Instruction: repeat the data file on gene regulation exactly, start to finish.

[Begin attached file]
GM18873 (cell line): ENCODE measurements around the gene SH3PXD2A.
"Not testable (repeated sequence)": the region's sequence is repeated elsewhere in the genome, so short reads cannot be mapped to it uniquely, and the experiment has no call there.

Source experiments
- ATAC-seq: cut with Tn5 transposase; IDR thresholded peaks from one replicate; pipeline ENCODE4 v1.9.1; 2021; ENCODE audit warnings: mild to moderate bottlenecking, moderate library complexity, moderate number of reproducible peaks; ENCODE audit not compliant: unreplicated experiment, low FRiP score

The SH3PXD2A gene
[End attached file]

GM18873 (cell line): ENCODE measurements around the gene SH3PXD2A.
"Not testable (repeated sequence)": the region's sequence is repeated elsewhere in the genome, so short reads cannot be mapped to it uniquely, and the experiment has no call there.

Source experiments
- ATAC-seq: cut with Tn5 transposase; IDR thresholded peaks from one replicate; pipeline ENCODE4 v1.9.1; 2021; ENCODE audit warnings: mild to moderate bottlenecking, moderate library complexity, moderate number of reproducible peaks; ENCODE audit not compliant: unreplicated experiment, low FRiP score

The SH3PXD2A gene